January 2010 Archives

How Many 3G Dongles Do You Need?

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Travelling Cross Country (in the train sense too) today twixt West of Yorkshire and Abingdon for a meeting; as ever lots to do, report adds/changes, presentations, emails to send and receive.

So, armed with Vodafone and 3.co.uk 3G dongles, how many successful connections do you think I was able to make throughout the entire journey (almost 4 hours)? One with each dongle was the answer, and those for a maximum of five minutes - just enough time to get some PPT slide changes away. For the sheer hell of it I checked the signal on my mobile, which is Virgin PAYG and therefore T-Mobile's network. Guess what - no signal there either, so a T-Mobile 3G dongle would not have added much in the way of data capabilities... All of which begs the question - just how many 3G dongles does one actually need in order to (near) guarantee connections when travelling cross country trains?

East Coast railway's barely working (free) WLAN service from last Thursday now seems like a positive memory...

So  - the reason for the travel; a meeting with Sophos and an insight into the world of the internal labs of a major AV software vendor. Think 80,000 new malware attacks a day to analyse. Think one infected web page every five seconds. Think how vulnerable the "Cloud" might be and how many people are putting their data and applications in it. Think where the protection should be - in the cloud, at the borders of and between the operators/ISPs/Hosting companies etc - yes, yes, yes and yes - at the edge of the private network (without and within), on the endpoints... Makes for an interesting architectural dilemma does it not? Mark Harris in the Sophos labs talked about the phases of malware/hacking - the first for the sheer hell of it, the second for serious financial gain and now the third phase - serious political and military activity, cyber going beyond the criminal and into the political activist and terrorist spheres.

I feel a film script coming on...

P.S. Speaking at a mobile technology seminar in London.... I still can't get a signal!

 

Is No News Really Good News?

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It's the middle of January now and, since snow and tragic earthquakes do not qualify as mainstream networking news, I've been patiently waiting for some news to appear in the networking world so that I can blog about it and, well, none has.

The closest we've come was with the GreenTouch initiative, which you can read about elsewhere in Comp Weekly; what is interesting to note there is the LACK of networking companies signed up for the saviour of the Earth's energy usage through IT.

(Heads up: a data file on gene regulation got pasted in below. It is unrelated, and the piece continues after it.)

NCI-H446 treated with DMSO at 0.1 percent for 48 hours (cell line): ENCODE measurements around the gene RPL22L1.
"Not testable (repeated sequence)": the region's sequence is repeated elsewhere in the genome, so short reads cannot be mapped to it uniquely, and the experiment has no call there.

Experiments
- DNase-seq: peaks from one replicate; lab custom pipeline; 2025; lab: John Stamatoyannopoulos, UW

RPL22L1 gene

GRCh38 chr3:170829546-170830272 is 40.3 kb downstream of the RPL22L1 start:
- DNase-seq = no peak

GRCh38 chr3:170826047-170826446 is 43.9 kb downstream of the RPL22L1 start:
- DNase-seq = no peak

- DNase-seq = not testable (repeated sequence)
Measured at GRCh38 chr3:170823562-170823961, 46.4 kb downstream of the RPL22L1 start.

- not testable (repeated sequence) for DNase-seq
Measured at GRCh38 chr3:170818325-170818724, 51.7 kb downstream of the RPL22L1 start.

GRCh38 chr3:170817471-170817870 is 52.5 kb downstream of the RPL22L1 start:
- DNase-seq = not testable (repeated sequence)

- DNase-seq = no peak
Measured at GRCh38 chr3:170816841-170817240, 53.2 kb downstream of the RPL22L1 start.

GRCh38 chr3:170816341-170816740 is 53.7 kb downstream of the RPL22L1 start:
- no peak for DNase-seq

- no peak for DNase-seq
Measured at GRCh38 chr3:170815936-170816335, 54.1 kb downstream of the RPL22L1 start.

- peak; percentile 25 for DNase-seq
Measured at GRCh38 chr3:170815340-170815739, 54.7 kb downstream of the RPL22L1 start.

But, while I would certainly support any such initiative, it's more important to look at what we can do with the technologies that are available right now. I do believe that it is possible to massively reduce the amount of energy consumed by a network at the moment. Our own tests to date have shown that, in some cases and mentioning no names, a management module from a chassis switch alone can actually consume 10 times the amount of power used by a complete 24-port switch in full use!

So, stop using those antiquated products please. Much of the technology still being sold is partially based on designs from the '90's when power consumption was not exactly top of the list when it came to priorities. However, every element of a IT infrastructure - especially the data centre; servers, Air-Con etc - and the end devices (PCs, laptops etc) themselves,  has to be massively optimised in order to make a real energy saving.

Simply reducing the energy consumption of the key networking devices, even if that is on a massive scale, is only part of the answer. Instead, why not focus on optimising every aspect of networking so that you naturally reduce power consumption. I've spoken many times on these pages about the likes of Brand Communications, Voipex, DBAM Systems, jetNEXUS and others who, between them, can massively reduce the amount of bandwidth required - from mobile data to LAN - and optimise servers, thus extending their longevity and reducing the spec reqs, so lowering the PSU requirement to boot (no pun intended). I'm currently speaking to a US start-up, Talari, that can channel bond across disparate network types (as indeed can aforementioned Brand) so that you optimise all available channels as well as providing full-time redundancy.

You can even look beyond that from an optimisation perspective. This week I've been checking out a website analytics product from Mtracking. Not only does this provide truly extensive - forget Google analytics - data for marketing geeks to analyse, but it actually lets you optimise your web server design, again potentially reducing the need for excessive numbers of CPUs, terabytes of memory etc, as well as getting your content in front of the website visitor more readily.

I reckon what's needed is a new company that simply pulls together all these optimisation technologies into one real, end-to-end solution. I know that's what resellers/SI's are supposed to do but, in reality, it just isn't the case. So if you're a VC with a bulging bank account - and I know there still some of you out there - ping me with a view to funding said company; we simply acquire and integrate all these technologies and we become the greenest and leanest networking vendor on the planet. And I'm happy to run that company...